Wydane pod koniec czerwca Gnome 2.0 było raczej środowiskiem dla deweloperów, pozwalającym im powoli przenosić swoje aplikacje i tworzyć nowe. Zwykli użytkownicy na razie nie nacieszą się nim za bardzo. Jednak już w tej chwili zaproponowano harmonogram prac nad wydaniem wersji 2.2 tego środowiska. Prace nad tą wersją mają być zakończone pod koniec stycznia 2003. Poniżej zamieszczamy list Luis Villa do deweloperów Gnome, zawierający propozycję tegoż harmonogramu.

So… we’re very nearly at the 2.0.1 release, and a lot of people are itching to start on 2.2. Which maybe means we need a schedule. Here’s the current thinking of the release team. We’d like to finalize this RSN so please send your thoughts and feedback and flames and such ASAP. :) It’s important all the way through, so please read all of it :) ‚Other notes’ in particular deserve thought.

Most Important Dates:
[followed by things which start on that date]

  • After 2.0.20: Begin work on 2.1.x.
  • hackers focus on: cool stuff :), listing that cool stuff so that everyone else knows what is going on
  • UI/a11y focus on: finishing documentation for all hackers to use1
  • Oct. 31st: feature freeze, UI chill2, completion of UI/a11y docs
  • hackers focus: feature completion, bug fixing
  • UI/a11y teams: identify bugs in UI- all UI changes should be approved by UI/a11y teams after ‚chill’ starts
  • marketing and QA: get a hard feature list, inc. new modules3
  • Nov. 30th: UI freeze except for fixing of bugs filed by UI/a11y teams
  • hackers focus: fix bugs
  • QA: identify features that are incomplete and must wait for 2.4, and notify marketing of the things that are getting dropped
  • UI/a11y: assist hackers in fixing bugs identified before freeze4
  • Four weeks before RC [12/28]: hard i18n string freeze
  • after this point, fixes (including UI/a11y) go in only if they have no string impact and low stability risk.
  • Note that this is specified as ‚four weeks before RC’ on the supposition that if the RC is moved for quality reasons string freeze should also be moved.
  • Jan. 31st: 2.2.0 release
  • hackers, release team, others: drink heavily
  • QA team: read bugs, drink more heavily
  • rinse, repeat for 2.4

    RELEASES (very tentative, based roughly on the current three-week cycle):

  • 2.0.2: Week ending Sept. 6th
  • 2.1.0: ” Sept. 27th
  • 2.1.1: ” Oct. 18th: ‚October GNOME, take two’
  • 2.1.2: ” Nov. 1st: the ‚UI and a11y teams, do your worst’ release [Note only a two week cycle here]
  • 2.1.3: ” Nov. 22nd: the ‚last chance to report UI/a11y bugs’ release
  • 2.1.4: ” Dec. 13th: the ‚last chance to report string bugs’ release
  • 2.1.5: ” Jan. 3rd: the ‚release that will never happen because no one will want to roll tarballs this close to new years’ release5
  • 2.1.90 (RC1): ” Jan. 24th: the ‚these tarballs should be final’ release6
  • 2.2.0: Jan. 31st: the ‚release’ release

    FOOTNOTES:

    0 Or after 2.0.1 for apps that feel they are Ready. Ready is a judgement call, of course… certainly the more bugfixing between 2.0.1 and 2.0.2 the better off we’ll be when we start 2.1, so we strongly encourage most modules to wait until after 2.0.2 :)
    1 It is my firm belief that if there are no complete HIG/a11y docs, we’re never going to have decent compliance with either of these, and so those teams would have three months from today to complete those docs so that hackers can use them. Bugs not covered by those documents will not be considered high priority for the 2.2 release. The teams would still have three months after document completion to ID bugs and fix them before 2.2.0.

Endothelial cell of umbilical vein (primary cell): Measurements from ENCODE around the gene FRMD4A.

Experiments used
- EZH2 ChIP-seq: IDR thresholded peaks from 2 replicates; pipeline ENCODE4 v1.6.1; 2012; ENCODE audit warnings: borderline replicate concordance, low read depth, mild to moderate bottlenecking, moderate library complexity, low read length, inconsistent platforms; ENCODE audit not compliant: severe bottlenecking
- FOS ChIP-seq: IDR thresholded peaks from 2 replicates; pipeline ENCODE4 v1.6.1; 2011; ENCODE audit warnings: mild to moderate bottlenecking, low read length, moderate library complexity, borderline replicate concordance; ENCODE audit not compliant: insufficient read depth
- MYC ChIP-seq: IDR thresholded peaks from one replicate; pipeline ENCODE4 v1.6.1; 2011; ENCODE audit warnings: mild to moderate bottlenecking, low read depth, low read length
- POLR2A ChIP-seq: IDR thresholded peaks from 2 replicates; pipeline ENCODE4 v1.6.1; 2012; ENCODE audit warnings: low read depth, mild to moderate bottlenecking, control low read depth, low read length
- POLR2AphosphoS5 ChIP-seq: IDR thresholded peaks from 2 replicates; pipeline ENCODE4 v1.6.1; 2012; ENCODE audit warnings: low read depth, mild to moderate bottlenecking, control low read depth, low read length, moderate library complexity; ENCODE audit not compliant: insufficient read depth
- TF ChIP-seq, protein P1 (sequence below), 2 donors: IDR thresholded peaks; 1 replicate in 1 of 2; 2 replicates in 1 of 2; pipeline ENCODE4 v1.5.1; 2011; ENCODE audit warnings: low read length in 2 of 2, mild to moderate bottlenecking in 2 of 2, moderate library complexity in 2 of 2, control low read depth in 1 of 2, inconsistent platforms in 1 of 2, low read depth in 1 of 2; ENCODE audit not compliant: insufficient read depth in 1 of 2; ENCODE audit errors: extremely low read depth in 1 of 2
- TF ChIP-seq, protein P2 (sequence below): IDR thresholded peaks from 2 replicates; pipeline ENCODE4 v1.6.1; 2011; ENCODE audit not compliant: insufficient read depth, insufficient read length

2 Past this point, UI is in the hands of the usability and a11y teams; hackers should have done from a UI perspective everything they want to do at this point. If hackers want to add more UI at this point, it has to go by the UI and a11y teams.
    3 Anything on this list not of sufficient quality by Nov. 31st will be dropped at that time. 4 If the UI and a11y teams have not identified a problem by the 31st, unless it is of the utmost severity, it’s a 2.4 thing. Bugs they’ve identified by this point are still fixable in the 2.4 time frame and can become release blockers. [a11y bugs that don’t impact UI/doc/string freeze can be identified/fixed after this date, of course.]
    5 Eck. Totally hadn’t considered the need for RCs when thinking about January 31st as a release date. Any thoughts on that?
    6 effectively this gives (with tarballs for a rc theoretically final) only three weeks for i18n. This is probably too short. Suggestions/comments, Kjartan, Menthos, rest of i18n team?

    Other notes:

  • This is a schedule centered around 30/31 day cycles, not 3 week cycles as per our last one. This introduces some issues- like a release on January 3rd. :/
  • The marketing team feels strongly that we should aim for mid-January so that we can announce at LinuxWorld New York, which would be pretty cool. Much of the rest of release team is worried about hackers and their availability and willingness to hack during January. It’s a noble goal– if we believe we can hit it. Thoughts/comments?
  • This doesn’t touch the issue of API freezes for core libraries; /if/ we think this is going to actually be an issue then we really need to address it.
  • Release numbering- what do maintainers think about numbering their releases based on the gnome release? i.e., 2.1.1.0 for the release that goes out with GNOME 2.1.1, 2.1.1.1 for the first snap release after 2.1.1, etc.? This is really sort of micro-managerial so we’re reluctant to ask this, but it would help packagers and general organization.
  • We need to think about criteria for the 2.0.x series and its releases in a separate discussion, IMHO, but it definitely needs to be talked bout — who is going to do it, when it will be done, how we decide when it will be done, etc.

    Tiredly and on behalf of the release team

    Luis

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